E.D. Officials Argue for Tax Credits, Vouchers Before Gathering of Skeptical P.T.A. Members

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Washington--Undersecretary of Education Gary L. Jones faced a difficult challenge last week.

He and three other Education Department officials were invited to the National Congress of Parents and Teachers' (pta) annual legislative conference here to convince the organization's members that President Reagan's tuition tax-credit and education-voucher proposals would not debilitate public education.

Mr. Jones argued that the tax-credit and voucher proposals would place education decision making "back where it belongs," in the hands of parents and locally elected officials. But one of the pta members responded: "Here you have people representing five million parents nationwide and we agree with you when you say that we know best. And we're telling you that we don't like it."

The department official's presentation was one of the highlights of the conference, which brought more than 200 pta members here for four days to learn about the federal education budget and to use that knowledge during their visits to congressmen and senators to lobby in support of the association's positions.

Defeat of Proposals

According to Mary Ann Leveridge, president of the National pta, the association's top legislative priorities this year are the defeat of the President's tax-credit and voucher proposals.

Under the first proposal, a version of which was introduced in the Con-gress last year but was never voted on, the parents of private-school pupils would be eligible to obtain federal income-tax credits of up to $300 by the fiscal year 1985 for each of their children in private schools. Parents with incomes no greater than $40,000 annually would be eligible for the maximum credit, and those with incomes up to $60,000 would receive a partial credit.

Under the second proposal, which federal education officials say they are still working on, local school boards would be given the option of converting their Chapter 1 program for educationally disadvantaged children into a voucher program. The federal officials said that parents would be given a voucher totalling approximately $525, which they could use to send their children to the private or public school of their choice.

"The President, as last year, seems committed to the passage of tuition tax credits, and the recent proposal on the Chapter 1 vouchers has us quite concerned," Ms. Leveridge said in an interview last week.

"The voucher plan seems a bit far-fetched, but you have to take it seriously because if it is enacted it would create absolute chaos in the public schools," she added.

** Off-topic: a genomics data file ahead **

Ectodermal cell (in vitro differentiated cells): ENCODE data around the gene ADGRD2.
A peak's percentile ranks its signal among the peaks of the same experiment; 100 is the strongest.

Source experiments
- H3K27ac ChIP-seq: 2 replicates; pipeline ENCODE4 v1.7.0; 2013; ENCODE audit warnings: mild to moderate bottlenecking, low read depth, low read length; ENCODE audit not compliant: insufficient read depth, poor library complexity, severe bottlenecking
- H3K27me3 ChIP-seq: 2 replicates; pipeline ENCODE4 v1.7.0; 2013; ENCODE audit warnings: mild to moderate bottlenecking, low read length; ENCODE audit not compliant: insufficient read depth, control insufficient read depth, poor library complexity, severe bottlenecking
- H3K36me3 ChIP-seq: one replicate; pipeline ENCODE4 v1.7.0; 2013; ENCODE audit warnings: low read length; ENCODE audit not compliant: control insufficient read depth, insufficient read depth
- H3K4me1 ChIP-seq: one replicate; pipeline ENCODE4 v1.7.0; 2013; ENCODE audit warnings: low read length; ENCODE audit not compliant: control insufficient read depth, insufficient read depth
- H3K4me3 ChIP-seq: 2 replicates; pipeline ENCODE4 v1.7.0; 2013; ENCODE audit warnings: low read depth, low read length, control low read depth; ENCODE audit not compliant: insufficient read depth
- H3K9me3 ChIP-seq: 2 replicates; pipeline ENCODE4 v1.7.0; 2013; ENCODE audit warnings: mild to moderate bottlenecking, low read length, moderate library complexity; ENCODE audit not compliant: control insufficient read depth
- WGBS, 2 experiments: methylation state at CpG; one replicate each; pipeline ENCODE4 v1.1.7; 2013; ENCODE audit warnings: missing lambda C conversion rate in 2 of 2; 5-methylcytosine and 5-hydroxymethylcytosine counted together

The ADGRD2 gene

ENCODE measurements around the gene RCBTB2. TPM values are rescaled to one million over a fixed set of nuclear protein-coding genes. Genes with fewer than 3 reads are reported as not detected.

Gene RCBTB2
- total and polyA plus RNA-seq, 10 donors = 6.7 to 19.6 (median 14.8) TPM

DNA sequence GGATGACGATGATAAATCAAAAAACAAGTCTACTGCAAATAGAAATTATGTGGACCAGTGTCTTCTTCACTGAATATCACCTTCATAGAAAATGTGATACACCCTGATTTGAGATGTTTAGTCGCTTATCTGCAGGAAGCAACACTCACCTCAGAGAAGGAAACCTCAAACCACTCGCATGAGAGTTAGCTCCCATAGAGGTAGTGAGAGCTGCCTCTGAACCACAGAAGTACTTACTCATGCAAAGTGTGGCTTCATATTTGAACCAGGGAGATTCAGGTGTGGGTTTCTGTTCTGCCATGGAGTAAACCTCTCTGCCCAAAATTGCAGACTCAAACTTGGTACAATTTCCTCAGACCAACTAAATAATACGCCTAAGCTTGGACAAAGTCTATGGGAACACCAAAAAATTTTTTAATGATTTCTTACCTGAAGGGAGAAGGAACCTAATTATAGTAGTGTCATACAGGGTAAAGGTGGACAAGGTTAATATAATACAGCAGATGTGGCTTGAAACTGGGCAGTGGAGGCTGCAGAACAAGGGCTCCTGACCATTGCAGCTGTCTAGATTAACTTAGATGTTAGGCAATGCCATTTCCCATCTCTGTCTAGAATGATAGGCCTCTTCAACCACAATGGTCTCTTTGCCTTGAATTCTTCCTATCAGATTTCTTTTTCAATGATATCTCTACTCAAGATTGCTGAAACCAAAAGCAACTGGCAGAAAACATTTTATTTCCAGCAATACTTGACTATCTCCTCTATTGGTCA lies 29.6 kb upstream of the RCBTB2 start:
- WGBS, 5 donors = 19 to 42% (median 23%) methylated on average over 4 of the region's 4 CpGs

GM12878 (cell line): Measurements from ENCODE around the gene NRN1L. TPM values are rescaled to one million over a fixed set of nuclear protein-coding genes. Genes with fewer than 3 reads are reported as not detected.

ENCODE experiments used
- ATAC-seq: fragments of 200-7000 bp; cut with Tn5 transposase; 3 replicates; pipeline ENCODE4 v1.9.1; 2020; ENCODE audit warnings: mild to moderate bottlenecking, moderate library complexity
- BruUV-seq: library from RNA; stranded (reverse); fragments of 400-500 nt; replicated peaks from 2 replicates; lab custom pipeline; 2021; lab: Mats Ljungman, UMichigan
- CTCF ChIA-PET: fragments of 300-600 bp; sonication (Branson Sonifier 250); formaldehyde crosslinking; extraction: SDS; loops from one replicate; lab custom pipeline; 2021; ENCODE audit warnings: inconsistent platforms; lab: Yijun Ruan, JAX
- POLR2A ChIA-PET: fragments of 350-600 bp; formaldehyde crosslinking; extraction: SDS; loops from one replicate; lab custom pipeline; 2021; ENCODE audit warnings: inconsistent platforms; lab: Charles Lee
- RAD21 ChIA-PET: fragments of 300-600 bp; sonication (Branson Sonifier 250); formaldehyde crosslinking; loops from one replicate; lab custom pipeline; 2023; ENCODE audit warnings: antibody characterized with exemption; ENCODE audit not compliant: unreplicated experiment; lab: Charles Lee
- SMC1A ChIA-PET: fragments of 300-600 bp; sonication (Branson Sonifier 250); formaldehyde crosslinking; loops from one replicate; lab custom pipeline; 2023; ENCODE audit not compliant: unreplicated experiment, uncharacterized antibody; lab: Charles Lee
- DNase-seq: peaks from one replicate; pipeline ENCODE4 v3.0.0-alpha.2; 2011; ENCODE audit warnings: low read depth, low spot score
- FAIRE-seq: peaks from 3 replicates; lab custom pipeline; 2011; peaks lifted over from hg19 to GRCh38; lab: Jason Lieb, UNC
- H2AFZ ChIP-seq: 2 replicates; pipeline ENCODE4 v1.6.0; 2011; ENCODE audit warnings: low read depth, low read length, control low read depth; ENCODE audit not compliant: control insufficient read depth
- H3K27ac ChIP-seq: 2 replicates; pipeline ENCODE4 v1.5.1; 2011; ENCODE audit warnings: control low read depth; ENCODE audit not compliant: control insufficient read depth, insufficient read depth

Mr. Jones, who spent most of his time arguing on behalf of the voucher proposal, strongly opposed that type of characterization of the plan.

"I don't think that the voucher plan is radical at all," he said. ''Last year, a department task force advocated turning the entire Chapter 1 program into a voucher program, and I didn't think that was right. But neither do I think it right for the federal government to tell people that a categorical program is the best way to educate disadvantaged children. All we are advocating is that parents and school boards should have a choice in the matter."

Cautioned not to 'Prejudge'

Mr. Jones also cautioned the pta members not to "prejudge" the voucher plan. "I'm a parent too," he told the group, "and I can tell you that I'm for them, and I will continue to fight for them. I can also tell you that there are a lot of other parents out there like me who like vouchers and who don't like someone telling them that 'Your kids have to go to this school and they can't go to the school that you want them to whether you like it or not."'

Monika Harrison, director of policy planning and executive operations in the department's office of elementary education, added that the department "gets an awful lot of letters from parents saying that their concerns could be best addressed by a voucher system."

Ms. Leveridge, in an interview conducted before Ms. Harrison's presentation, said that "the letters argument" carried no weight.

"The Administration likes to ballyhoo letters that it receives when it talks about tax credits and vouchers," she said. "Most of those letters are being written by children in private schools on school time. This organization doesn't use children like that. We believe it's not right to enlist children in this cause because they don't understand what is at issue. But if we did, I think you can imagine the load of letters that the department would receive."

Vol. 02, Issue 23

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